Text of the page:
Duluth's historic Oliver G. Traphagen House has been burned by arsonists, burgled by crooks and seen its antiques sold at auction in the past eight months. Now it's been sold.

Commercial real estate broker Greg Follmer confirmed Friday that the building at 1509-1511 E. Superior St. has been sold by longtime owner Howard Klatzky to private developers.

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"They don't have a plan, but do have the ability to redevelop it," said Follmer, who represents the property group, 1511 E. Superior LLC. "They're still trying to figure out what they can do with it."

Klatzky had owned the building since 1987, when he renovated the then-95-year-old building and installed his HTK Marketing Communications business. Now retired, with his former agency sold and relocated to Canal Park, he has sold the property rather than restore it again.

Real estate records indicate Klatzky received $1,000 for the property. He had been trying with Follmer to sell the building for $750,000 at the time of the fire that ravaged the building last August; the fire was determined to be caused by arson. Duluth Fire Marshal Marnie Grondahl told the News Tribune earlier this month that no suspects had been identified in the case.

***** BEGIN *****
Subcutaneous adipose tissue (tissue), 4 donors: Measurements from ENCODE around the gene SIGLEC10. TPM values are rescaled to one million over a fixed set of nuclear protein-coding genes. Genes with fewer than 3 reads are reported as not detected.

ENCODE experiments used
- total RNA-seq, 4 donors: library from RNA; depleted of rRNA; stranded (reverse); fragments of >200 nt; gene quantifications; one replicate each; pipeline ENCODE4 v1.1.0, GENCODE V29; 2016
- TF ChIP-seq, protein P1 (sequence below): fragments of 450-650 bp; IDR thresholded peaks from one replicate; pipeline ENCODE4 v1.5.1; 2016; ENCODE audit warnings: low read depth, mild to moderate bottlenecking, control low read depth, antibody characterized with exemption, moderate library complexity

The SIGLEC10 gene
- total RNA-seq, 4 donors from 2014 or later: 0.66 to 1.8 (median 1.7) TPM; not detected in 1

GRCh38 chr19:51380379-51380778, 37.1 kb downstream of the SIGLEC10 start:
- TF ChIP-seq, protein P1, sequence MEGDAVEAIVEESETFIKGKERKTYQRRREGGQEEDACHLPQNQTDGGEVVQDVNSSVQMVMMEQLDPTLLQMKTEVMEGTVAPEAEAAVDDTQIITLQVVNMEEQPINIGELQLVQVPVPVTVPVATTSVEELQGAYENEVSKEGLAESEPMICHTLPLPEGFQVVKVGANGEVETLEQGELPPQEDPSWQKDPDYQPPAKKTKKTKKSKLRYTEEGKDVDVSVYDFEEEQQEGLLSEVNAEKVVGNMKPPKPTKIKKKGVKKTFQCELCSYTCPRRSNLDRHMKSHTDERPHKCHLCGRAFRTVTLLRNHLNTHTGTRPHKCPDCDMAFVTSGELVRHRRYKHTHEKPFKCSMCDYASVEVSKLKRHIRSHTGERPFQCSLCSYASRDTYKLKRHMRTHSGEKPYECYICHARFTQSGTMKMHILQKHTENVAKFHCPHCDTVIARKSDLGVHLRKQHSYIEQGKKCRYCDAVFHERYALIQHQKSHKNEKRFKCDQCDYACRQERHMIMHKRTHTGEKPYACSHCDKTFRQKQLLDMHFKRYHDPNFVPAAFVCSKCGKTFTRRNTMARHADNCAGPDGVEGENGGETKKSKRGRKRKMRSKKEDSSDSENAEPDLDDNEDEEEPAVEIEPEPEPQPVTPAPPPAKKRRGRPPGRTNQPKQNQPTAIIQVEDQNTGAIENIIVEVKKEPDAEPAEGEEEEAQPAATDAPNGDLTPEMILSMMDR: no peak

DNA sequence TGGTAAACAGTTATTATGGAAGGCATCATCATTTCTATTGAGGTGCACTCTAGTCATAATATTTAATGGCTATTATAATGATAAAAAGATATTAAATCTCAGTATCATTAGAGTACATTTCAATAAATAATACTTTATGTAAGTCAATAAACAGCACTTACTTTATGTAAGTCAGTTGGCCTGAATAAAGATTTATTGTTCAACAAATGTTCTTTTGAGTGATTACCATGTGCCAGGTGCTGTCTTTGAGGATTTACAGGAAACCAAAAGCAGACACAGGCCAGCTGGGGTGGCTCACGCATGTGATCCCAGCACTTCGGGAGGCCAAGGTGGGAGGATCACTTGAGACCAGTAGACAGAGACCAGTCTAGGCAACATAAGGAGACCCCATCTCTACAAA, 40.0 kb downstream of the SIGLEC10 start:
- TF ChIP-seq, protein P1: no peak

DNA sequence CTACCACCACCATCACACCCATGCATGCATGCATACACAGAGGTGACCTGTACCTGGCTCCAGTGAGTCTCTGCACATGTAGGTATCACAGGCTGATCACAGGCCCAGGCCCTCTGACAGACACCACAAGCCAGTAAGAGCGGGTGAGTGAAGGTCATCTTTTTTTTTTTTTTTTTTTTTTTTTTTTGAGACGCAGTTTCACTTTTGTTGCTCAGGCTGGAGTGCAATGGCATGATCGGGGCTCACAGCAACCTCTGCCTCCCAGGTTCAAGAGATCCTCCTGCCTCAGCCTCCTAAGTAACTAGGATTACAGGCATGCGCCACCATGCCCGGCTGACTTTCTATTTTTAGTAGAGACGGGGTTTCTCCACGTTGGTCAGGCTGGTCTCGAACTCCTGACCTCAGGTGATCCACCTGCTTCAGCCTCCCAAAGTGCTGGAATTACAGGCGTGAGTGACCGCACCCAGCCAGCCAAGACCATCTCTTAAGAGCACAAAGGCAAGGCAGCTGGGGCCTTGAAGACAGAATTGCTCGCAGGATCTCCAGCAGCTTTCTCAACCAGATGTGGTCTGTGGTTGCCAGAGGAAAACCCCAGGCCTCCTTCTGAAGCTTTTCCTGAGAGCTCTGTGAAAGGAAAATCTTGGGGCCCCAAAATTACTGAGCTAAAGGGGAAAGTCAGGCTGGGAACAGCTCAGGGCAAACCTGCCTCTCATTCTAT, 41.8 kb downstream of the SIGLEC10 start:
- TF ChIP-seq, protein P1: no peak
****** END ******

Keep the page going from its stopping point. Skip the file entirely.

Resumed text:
The three-story, 9,200-square-foot Traphagen House was built in 1892, designed by renowned architect Oliver Traphagen for his personal use. Mining magnate Chester Congdon purchased the home five years later and the Congdon family lived there until Glensheen Mansion was completed in 1908.

Follmer said the new ownership group "believes it has an intrinsically valuable property and they wanted it even not knowing what the restoration costs are going to be on that."

The building is on the National Register of Historic Places, meaning any restoration work will require "a big planning process," Klatzky told the News Tribune in December.

The mansion could still be torn down, Follmer said, should it prove economically unviable to restore it.